Thicker and tastier than pasteurized honey, raw honey is a star ingredient in this fragrant cake, along with chunky homemade apple sauce, cinnamon, and vanilla. Made with whole wheat flour and olive oil, it’s relatively healthy, as far as cakes go. It’s perfect for snacking, and also makes an excellent dessert on Rosh Hashanah, the Jewish New Year, when apples and honey are traditionally served. Butter really shines through in the frosting, so use a high-quality brand; nothing beats the flavor of butter from grass-fed cows.
Apple Cake with Raw Honey Frosting
1 ½ cup whole wheat flour
1 teaspoon baking soda
1 teaspoon cinnamon
½ teaspoon salt
½ cup brown or turbinado sugar
½ cup honey
½ cup olive oil (or a neutral vegetable oil, if you prefer)
1 cup chunky apple sauce, homemade or store-bought (in a pinch, use smooth apple sauce)
1 teaspoon vanilla
Adapted from Recipes to Nourish
1/2 cup high-quality butter, at room temperature or cold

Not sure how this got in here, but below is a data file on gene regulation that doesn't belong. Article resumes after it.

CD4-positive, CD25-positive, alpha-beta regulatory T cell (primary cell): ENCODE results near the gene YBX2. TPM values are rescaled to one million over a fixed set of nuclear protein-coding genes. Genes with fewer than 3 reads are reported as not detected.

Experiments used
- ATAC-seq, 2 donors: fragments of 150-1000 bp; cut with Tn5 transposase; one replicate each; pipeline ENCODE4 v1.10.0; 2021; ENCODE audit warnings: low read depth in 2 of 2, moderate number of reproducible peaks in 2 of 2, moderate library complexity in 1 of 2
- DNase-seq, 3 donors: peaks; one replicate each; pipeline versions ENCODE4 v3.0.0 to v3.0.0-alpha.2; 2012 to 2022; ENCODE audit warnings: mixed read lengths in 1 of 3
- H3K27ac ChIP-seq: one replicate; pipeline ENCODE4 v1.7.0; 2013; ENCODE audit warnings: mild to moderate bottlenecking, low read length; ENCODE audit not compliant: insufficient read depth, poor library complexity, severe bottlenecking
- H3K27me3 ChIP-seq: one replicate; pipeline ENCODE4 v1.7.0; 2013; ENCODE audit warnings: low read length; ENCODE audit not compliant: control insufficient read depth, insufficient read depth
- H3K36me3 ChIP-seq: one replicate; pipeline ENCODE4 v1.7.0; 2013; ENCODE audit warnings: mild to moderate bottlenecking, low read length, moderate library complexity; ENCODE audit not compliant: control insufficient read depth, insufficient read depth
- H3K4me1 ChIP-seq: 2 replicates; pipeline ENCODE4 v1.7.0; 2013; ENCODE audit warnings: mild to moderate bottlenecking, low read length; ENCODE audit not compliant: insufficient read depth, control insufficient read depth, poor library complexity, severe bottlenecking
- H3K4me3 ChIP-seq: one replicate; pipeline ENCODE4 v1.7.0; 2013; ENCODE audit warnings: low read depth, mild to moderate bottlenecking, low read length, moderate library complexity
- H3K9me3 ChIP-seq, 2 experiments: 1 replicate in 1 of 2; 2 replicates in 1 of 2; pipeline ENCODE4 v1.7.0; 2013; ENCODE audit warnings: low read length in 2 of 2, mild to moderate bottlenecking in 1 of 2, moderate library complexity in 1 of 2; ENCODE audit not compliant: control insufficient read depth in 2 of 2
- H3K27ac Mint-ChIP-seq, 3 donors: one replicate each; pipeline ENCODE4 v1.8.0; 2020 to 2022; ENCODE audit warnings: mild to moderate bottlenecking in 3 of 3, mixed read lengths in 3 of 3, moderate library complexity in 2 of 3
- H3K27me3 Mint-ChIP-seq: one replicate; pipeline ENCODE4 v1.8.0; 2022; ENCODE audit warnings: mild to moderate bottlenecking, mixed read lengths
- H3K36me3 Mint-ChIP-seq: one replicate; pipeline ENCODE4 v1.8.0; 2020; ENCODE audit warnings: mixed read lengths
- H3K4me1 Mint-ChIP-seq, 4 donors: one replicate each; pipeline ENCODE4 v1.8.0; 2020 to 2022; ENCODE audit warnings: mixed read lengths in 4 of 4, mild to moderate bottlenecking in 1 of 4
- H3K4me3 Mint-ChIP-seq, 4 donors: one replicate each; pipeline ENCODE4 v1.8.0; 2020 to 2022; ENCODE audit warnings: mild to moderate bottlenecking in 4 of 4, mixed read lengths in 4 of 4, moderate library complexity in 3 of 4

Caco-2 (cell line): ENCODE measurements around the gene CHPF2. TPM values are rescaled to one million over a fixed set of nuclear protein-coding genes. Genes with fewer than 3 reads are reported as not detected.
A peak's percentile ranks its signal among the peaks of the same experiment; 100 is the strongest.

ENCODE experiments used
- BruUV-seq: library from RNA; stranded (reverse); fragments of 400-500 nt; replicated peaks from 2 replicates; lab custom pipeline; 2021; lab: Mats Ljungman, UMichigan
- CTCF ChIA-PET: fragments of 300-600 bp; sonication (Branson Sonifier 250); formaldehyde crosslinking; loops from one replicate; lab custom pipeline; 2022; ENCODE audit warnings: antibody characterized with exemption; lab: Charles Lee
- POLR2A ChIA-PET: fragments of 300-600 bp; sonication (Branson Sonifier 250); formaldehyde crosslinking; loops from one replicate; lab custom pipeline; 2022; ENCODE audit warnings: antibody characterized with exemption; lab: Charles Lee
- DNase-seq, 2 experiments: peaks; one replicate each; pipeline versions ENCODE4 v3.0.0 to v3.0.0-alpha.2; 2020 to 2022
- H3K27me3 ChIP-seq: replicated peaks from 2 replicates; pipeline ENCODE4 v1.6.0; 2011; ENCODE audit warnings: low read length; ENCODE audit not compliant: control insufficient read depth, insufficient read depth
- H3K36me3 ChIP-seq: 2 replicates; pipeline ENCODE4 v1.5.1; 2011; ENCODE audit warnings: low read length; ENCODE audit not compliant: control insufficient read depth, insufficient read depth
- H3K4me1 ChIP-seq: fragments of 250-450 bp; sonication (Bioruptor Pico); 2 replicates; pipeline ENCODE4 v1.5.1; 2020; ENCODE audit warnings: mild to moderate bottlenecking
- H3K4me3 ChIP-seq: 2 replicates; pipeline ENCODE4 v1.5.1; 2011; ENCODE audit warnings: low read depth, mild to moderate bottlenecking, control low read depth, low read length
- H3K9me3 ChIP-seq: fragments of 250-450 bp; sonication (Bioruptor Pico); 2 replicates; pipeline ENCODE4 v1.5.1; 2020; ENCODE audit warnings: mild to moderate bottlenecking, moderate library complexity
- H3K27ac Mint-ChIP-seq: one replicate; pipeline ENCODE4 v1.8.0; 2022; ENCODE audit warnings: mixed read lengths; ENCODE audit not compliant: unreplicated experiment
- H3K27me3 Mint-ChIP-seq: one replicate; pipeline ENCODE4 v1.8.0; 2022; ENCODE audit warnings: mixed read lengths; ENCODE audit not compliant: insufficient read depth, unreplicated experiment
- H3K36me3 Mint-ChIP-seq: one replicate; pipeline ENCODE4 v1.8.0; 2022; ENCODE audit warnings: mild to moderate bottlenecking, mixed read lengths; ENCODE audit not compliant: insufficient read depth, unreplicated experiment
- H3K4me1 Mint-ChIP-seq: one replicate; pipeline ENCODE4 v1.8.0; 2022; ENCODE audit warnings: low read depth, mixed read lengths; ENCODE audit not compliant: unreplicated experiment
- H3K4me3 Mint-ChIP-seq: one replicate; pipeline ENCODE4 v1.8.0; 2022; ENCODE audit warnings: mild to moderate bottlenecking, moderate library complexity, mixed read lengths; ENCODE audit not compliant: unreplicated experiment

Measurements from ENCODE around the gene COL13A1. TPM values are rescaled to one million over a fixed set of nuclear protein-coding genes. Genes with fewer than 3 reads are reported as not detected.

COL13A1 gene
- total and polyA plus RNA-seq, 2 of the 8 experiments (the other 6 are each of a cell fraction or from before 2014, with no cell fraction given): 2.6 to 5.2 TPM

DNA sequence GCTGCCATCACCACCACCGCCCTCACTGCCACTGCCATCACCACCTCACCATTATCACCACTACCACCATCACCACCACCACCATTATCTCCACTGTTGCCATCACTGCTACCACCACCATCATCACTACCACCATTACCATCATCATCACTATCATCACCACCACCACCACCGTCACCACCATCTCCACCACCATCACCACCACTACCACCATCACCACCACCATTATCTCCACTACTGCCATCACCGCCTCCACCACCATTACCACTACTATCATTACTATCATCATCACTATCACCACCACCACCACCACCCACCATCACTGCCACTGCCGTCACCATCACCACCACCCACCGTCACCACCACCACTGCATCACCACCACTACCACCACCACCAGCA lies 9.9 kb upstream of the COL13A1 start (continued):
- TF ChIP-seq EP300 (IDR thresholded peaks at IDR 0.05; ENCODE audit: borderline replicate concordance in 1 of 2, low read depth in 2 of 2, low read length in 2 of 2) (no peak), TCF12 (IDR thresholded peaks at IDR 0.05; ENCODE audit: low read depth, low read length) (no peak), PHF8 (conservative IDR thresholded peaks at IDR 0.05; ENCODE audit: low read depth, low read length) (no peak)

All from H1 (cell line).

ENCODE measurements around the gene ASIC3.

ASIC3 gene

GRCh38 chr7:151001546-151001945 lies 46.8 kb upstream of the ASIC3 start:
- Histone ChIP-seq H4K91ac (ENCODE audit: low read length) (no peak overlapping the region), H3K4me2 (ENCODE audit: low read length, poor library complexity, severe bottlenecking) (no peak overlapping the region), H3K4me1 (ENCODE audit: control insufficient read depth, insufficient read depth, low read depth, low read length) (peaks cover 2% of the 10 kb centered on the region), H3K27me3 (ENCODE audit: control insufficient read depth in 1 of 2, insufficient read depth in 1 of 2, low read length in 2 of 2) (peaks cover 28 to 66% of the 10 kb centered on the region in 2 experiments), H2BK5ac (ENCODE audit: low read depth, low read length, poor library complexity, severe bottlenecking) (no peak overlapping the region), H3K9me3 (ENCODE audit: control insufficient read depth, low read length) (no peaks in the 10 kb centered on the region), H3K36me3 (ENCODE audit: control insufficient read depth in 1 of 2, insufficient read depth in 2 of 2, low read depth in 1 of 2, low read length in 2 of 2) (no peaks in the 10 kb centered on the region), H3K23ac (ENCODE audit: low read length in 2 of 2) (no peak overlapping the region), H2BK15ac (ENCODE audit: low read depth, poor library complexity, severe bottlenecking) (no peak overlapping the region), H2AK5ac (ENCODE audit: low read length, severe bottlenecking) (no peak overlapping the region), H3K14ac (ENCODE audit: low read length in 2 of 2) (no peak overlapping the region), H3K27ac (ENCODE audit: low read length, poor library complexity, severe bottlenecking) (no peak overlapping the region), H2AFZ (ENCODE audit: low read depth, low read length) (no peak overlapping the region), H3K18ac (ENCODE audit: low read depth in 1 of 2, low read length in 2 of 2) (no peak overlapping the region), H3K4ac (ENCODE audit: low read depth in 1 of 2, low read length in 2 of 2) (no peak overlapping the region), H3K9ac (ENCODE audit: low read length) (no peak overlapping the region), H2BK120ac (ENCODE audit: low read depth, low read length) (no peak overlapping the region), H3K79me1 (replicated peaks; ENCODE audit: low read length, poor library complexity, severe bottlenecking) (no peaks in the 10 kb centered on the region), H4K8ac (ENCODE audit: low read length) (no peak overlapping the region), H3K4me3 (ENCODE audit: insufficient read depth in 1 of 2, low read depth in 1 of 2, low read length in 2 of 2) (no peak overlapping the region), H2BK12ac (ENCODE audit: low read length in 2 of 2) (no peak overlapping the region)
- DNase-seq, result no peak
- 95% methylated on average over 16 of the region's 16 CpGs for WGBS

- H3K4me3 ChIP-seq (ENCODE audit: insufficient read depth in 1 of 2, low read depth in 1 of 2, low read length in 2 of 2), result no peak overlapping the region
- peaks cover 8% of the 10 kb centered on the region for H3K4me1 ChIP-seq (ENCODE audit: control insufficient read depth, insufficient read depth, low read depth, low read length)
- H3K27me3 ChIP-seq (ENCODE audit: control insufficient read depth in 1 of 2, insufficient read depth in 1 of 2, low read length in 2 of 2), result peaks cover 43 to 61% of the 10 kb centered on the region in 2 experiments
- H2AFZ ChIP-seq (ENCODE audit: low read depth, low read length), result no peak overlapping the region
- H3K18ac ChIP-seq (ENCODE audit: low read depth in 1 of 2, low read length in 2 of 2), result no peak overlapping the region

1/2 cup plus 2 tablespoons raw honey
¼ teaspoon sea salt, plus more if desired
Note: I used this apple sauce recipe, but left the peels on the apples for added texture.
- Preheat oven to 350 degrees F and lightly grease a 9-inch round baking pan.
- In a medium mixing bowl, combine flour, baking soda, cinnamon, and salt. In a large bowl, whisk together sugar, honey, egg, olive oil, apple sauce, and vanilla. Gently stir in flour mixture until just combined.
- Pour batter into prepared pan. Tap pan on counter to release air bubbles. Bake for 30-35 minutes, until batter is set and edges are golden brown. The cake may still appear slightly under-baked; it will continue to cook as it cools.
- While the cake cools, prepare the frosting – it can also be prepared in advance and stored in the fridge: With a handheld mixer or in the bowl of a standing mixer, or with a spoon if butter is soft enough, beat butter and honey until smooth and light. Stir in salt; add more for a less-sweet frosting.
- Once cake is fully cool, spread frosting on top. Slice and serve right away, or store in the refrigerator, covered with tinfoil or in an airtight container, for several days.